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University of Southampton
Motto Strenuis Ardua Cedunt
The Heights Yield to Endeavour
Established 1952 - gained University status by Royal charter
1902 - University College
1862 - Hartley Institution
Type Public
Chancellor Sir John Parker
Vice-Chancellor Professor Don Nutbeam
Visitor The Lord President of the Council ex officio
Staff Around 5,000
Students 24,735[1]
Undergraduates 17,120[1]
Postgraduates 7,615[1]
Location Southampton, England
Campus City Campus
Affiliations Russell Group
ACU
EUA
WUN
Website http://www.soton.ac.uk/
The University of Southampton logo

The University of Southampton is a British public university located in the city of Southampton, England. The origins of the university can be dated back to the founding of the Hartley Institution in 1862 by Henry Robertson Hartley. In 1902 the Institution developed into the Hartley University College, with degrees awarded by the University of London. On 29 April 1952, HM Queen Elizabeth II, granted a Royal Charter to give the University of Southampton full university status. This was the first Royal Charter granted by HM Queen Elizabeth II on her accession to the throne.

The university is a member of the Russell Group of research universities and the Worldwide Universities Network. It currently has over 17,000 undergraduate and 7,000 postgraduate students[1], making it the largest university by higher education students in the South East region. The main campus is located in the Highfield area of Southampton. Four other campuses are located throughout the city alongside the School of Art based in nearby Winchester.

The university has a strong emphasis on research, having one of the highest proportions of income derived from research activities in Britain[2]. Southampton is highly regarded as a centre for educational excellence, ranking nationally as a top 20 university in various tables[3][4][5][6], and regularly rated in the top 10 of the National Student Survey[2].

Contents

History

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Hartley Institution

The arrival of Prime Minister Lord Palmerston for the opening of the Hartley Institute on the 15th October 1862

The University of Southampton has its origin as the Hartley Institution which was formed in 1862 from a benefaction by Henry Robertson Hartley (1777–1850). Hartley had inherited a fortune from two generations of successful wine merchants[7]. At his death in 1850, he bequest £103,000 to the Southampton Corporation for the study and advancement of the sciences in his property on the Southampton's High Street, in the city centre.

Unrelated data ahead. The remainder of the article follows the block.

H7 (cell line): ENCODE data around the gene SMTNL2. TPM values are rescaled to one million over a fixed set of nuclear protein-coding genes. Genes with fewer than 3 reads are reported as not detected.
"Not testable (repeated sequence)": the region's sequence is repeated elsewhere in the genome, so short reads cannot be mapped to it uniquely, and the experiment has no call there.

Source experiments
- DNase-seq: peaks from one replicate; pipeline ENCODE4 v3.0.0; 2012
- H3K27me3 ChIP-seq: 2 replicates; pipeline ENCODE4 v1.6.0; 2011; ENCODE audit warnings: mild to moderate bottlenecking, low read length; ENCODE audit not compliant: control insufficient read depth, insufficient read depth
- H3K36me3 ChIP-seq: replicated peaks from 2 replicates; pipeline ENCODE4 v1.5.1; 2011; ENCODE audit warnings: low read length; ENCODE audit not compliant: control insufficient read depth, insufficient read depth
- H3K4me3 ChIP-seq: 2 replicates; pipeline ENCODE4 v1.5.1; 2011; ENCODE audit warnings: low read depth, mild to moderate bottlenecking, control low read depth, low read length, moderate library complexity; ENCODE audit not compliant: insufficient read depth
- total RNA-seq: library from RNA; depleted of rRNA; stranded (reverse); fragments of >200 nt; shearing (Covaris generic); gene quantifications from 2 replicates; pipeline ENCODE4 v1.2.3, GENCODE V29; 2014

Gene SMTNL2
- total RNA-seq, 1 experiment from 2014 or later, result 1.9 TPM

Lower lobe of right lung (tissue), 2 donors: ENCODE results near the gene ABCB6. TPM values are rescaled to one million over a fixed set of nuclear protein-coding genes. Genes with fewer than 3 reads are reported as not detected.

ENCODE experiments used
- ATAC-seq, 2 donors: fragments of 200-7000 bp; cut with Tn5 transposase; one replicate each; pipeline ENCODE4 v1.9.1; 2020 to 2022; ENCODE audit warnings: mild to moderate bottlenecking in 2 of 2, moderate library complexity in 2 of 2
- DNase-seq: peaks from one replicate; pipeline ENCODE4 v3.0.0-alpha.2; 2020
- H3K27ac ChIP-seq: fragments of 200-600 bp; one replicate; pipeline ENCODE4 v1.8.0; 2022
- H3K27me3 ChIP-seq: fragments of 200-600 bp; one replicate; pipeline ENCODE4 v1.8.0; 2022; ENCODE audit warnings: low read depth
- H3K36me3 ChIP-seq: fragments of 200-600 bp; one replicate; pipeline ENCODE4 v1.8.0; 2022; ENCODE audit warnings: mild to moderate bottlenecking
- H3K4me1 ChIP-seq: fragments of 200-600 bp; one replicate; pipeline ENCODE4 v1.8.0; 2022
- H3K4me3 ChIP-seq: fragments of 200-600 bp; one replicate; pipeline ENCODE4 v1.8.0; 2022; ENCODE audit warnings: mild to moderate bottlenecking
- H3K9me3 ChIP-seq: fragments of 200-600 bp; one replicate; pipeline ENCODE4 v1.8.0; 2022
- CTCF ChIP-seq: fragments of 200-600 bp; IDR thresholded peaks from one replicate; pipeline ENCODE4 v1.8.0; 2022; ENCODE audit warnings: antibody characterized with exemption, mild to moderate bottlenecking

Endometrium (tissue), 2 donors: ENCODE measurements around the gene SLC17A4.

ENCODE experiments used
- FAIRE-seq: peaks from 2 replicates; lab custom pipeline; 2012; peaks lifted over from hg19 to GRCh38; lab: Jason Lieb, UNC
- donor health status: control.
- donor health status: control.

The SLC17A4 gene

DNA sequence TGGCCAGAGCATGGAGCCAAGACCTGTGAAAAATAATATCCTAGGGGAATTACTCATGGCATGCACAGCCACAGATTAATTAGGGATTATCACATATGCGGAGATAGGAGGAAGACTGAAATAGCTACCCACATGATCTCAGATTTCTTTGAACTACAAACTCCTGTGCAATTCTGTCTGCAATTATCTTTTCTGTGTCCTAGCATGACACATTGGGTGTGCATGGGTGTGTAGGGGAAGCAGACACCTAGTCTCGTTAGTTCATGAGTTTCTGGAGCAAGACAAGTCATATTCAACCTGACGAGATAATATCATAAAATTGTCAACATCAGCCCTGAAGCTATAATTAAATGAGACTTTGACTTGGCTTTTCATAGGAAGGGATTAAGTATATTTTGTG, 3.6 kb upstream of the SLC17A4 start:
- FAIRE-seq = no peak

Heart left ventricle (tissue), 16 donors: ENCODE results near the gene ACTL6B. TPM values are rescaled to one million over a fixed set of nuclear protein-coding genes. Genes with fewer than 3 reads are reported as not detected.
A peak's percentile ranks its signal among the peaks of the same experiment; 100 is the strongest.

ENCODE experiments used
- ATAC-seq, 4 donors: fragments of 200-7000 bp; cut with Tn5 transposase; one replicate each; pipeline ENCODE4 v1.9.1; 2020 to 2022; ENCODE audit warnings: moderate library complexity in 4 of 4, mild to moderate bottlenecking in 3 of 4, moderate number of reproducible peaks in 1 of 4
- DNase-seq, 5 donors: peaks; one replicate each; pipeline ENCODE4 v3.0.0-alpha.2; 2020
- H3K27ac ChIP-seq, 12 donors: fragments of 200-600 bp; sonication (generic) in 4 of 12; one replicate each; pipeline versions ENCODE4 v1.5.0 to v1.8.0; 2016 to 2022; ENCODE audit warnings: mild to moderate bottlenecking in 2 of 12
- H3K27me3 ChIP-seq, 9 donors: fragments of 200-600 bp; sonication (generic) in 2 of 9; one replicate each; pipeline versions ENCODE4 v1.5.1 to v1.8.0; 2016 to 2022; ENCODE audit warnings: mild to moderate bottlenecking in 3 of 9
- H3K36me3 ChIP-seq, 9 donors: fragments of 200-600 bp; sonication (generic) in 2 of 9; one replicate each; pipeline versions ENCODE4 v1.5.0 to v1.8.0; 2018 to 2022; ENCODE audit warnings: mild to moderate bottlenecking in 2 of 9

...employ the interest, dividends and annual proceeds in such a manner as best promote the study and advancement of the sciences of Natural History, Astronomy, Antiquities, Classical and Oriental Literature in the town, such as by forming a Public Library, Botanic Gardens, Observatory, and collections of objects with the above sciences.[8]

—Bequest to the Corporation of Southampton of Henry Robertson Hartley estate.

Hartley was an eccentric straggler, who had little liking of the new age docks and railways in Southampton[9]. He did not desire to create a college for many (as formed at similar time in other English industrial towns and commercial ports) but a cultural centre for Southampton's intellectual elite[9]. After lengthy legal challenges to the Bequest, and a public debate as to how best interpret the language of his Will, the Southampton Coorperation choose to create the Institute (rather than a more widely accessible college, that some public figures had lobbied for).

On 15 October 1862 the Hartley Institute was opened by the Prime Minister Lord Palmerston in a major civic occasion which exceeded in splendor anything that anyone in the town could remember[10]. After initial years of financial struggle, the Hartley Institute became the Hartley College in 1883. This move was followed by increasing numbers of students, teaching staff, an expansion of the facilities and registered lodgings for students.

University College

Front of the Hartley Library, constructed in the 1930's after the move to Highfield Campus, with the support of private donors.

In 1902, the Hartley College became the Hartley University College, a degree awarding branch of the University of London. This was after inspection of the teaching and finances by the University College Grants Committee[11], and donations from Council members (including William Darwin the then Treasurer). An increase in student numbers in the following years motivated fund raising efforts to move the college to greenfield land around Back Lane (now University Road) in the Highfield area of Southampton. On the 20th June 1914, Viscount Haldane opened the new site of the renamed Southampton University College. However, the outbreak of the First World War six weeks later meant no lectures could take place there, as the buildings were handed over by the college authorities for use as a military hospital. In order to cope with the volume of casualties, wooden huts were erected at the rear of the building. These were donated to university by the War Office after the end of fighting, in time for the transfer from the high street premises in 1920. At this time, Highfield Hall, a former country house and overlooking Southampton Common[12], for which a lease had earlier been secured, commenced use as a halls of residence for female students. South Hill, on what is now the Glen Eyre Halls Complex was also acquired, along with South Stoneham House to house male students.